The Lowdown on the Empirical Rule


So far we have discussed business science and what it is, the state of American business and provided an introduction to business process mapping. In this post, we will discuss the statistical concept known as the Empirical Rule.

What is the Empirical Rule?

The Empirical Rule is used to describe a phenomenon of a normal distribution. In a normal distribution, 68% of the observations will fall within one standard deviation of the mean (statistical average), 95% of the observations will fall within two standard deviations of the mean and 99.7% of observations will fall within three standard deviations of the mean.

Great, so if your head just exploded when you read this, let’s try to cut through some of the statistical jargon to conceptualize this idea. First, a normal distribution is simply a way to describe the shape of a data set. For example, we collected some process data on 100 observations of a process cycle time. The process cycle time is in seconds. The average process cycle time is 36 seconds, with a standard deviation of 5 seconds. Remember, the standard deviation is how far away from the center a point is on average. When we graph those cycle times in a graph called a histogram, below is the shape we get:


Notice how the shape slopes upwards, peaks at the center and then slopes downwards again. This is the classic example of the normal distribution, also known as the Gaussian distribution or called the “bell-shaped curve” on the street! Below is an image of a perfect bell shaped curve.


Back to the empirical rule, all the empirical rule is saying is that in our observations of our process cycle times, there is a 68% probability that a random point will fall within one standard deviation from our average. For our example, that means 68% of the time a point could be between 31 and 41 seconds (36 +/- 5).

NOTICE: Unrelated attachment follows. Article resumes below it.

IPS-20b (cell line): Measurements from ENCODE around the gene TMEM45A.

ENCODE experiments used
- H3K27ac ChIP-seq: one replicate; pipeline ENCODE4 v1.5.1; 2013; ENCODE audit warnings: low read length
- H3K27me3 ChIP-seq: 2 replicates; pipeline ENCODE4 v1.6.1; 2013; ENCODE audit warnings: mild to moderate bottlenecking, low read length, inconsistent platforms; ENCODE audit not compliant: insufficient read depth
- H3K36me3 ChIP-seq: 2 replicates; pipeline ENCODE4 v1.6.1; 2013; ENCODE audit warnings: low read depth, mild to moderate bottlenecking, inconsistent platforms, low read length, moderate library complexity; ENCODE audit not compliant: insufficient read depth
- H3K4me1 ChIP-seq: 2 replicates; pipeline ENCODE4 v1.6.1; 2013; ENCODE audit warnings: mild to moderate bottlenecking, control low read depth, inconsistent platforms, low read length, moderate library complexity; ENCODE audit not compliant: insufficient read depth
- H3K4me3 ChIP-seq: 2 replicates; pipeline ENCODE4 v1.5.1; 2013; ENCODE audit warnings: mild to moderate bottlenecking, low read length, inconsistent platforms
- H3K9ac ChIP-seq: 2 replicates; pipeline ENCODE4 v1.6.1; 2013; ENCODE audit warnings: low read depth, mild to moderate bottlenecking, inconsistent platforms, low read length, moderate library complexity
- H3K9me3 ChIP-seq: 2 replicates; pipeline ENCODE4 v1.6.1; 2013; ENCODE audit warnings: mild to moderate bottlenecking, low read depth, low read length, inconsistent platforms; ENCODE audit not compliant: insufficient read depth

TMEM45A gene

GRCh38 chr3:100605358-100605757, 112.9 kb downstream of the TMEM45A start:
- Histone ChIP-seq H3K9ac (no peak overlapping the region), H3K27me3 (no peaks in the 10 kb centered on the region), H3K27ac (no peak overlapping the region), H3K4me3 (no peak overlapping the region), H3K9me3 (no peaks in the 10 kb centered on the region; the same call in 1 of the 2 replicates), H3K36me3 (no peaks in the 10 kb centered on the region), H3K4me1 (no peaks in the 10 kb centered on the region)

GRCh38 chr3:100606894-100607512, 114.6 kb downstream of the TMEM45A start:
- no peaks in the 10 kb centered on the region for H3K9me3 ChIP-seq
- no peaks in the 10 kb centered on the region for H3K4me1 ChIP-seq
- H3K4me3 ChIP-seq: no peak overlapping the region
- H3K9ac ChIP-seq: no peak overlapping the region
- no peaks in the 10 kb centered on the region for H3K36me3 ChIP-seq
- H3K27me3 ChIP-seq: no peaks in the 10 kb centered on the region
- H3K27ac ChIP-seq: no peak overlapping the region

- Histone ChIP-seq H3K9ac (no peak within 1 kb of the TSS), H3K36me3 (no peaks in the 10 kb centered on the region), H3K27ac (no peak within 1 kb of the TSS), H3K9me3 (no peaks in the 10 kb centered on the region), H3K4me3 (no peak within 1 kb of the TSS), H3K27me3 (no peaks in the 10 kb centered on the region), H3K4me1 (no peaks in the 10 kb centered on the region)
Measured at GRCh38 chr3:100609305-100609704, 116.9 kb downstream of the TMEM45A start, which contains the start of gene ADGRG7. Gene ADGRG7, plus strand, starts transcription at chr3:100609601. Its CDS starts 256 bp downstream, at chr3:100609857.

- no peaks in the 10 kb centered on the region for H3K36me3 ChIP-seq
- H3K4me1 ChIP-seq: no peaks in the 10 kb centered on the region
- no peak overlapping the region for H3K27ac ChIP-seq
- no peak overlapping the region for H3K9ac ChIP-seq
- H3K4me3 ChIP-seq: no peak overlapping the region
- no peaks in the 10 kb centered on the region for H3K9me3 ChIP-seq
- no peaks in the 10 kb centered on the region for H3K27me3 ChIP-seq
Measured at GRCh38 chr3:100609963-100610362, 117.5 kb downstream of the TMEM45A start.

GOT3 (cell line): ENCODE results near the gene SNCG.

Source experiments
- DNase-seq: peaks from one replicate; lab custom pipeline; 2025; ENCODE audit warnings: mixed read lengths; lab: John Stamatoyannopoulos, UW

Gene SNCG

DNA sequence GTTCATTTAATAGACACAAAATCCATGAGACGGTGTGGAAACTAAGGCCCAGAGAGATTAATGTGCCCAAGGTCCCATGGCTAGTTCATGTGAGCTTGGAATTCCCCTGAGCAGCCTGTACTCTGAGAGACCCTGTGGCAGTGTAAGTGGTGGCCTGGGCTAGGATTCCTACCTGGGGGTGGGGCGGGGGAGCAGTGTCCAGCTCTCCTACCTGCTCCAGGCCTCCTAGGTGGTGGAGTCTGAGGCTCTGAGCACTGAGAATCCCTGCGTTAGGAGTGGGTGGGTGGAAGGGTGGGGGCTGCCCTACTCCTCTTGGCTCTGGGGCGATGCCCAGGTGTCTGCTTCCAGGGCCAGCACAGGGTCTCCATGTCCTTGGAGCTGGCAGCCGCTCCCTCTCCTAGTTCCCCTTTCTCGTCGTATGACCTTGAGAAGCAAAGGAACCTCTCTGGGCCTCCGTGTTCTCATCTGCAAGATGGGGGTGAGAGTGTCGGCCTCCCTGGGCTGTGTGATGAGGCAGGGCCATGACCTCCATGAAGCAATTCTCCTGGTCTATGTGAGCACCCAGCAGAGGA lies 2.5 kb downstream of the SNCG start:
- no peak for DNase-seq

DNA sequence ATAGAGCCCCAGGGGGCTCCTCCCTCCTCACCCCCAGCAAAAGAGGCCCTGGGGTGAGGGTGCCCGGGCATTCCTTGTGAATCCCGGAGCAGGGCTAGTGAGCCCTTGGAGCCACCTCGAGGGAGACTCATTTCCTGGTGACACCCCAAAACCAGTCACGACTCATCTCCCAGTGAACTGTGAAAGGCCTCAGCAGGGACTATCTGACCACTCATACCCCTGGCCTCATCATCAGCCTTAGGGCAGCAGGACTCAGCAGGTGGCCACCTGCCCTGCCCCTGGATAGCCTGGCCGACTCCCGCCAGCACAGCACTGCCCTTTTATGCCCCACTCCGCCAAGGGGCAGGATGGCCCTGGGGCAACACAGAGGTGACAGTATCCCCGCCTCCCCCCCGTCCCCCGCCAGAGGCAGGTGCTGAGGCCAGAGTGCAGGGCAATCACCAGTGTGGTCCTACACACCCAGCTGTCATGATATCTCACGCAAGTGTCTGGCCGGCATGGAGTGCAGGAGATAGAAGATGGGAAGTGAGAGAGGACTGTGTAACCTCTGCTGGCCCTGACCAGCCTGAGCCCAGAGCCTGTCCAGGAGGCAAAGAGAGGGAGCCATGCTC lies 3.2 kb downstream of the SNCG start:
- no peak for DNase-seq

Expanding that logic, that means that 95% of the time, a random observation will fall within two standard deviations from our average or center. In our example, that means that around 95% of the time, a point will fall between 26 and 46 seconds (36 +/- 5*2). This trend continues as the distance from the average is increased based on the empirical rule probabilities.

To bring it all together, the empirical rule is illustrating what is considered to be normal based on the variation in the process or measure being looked at.

What is This Used For?

The Empirical Rule is one of those useful statistical concepts that pops up time and again when analyzing data. It is a key fundamental when trying to understand what should and should not be happening in data analysis. Here are a couple of uses of the Empirical Rule:

1.       Hypothesis Testing – While we have not covered this yet, basically think about it like this, if something changes in a process, how is known if that the change has any real effect on the outcome? The Empirical Rule helps set confidence intervals that can then be tested to see if outcomes from a change are the result of the normal process or are different from historical behavior. A hands on example of this could be making a website change and comparing the traffic before and after the change for a defined period. This is known as A/B testing.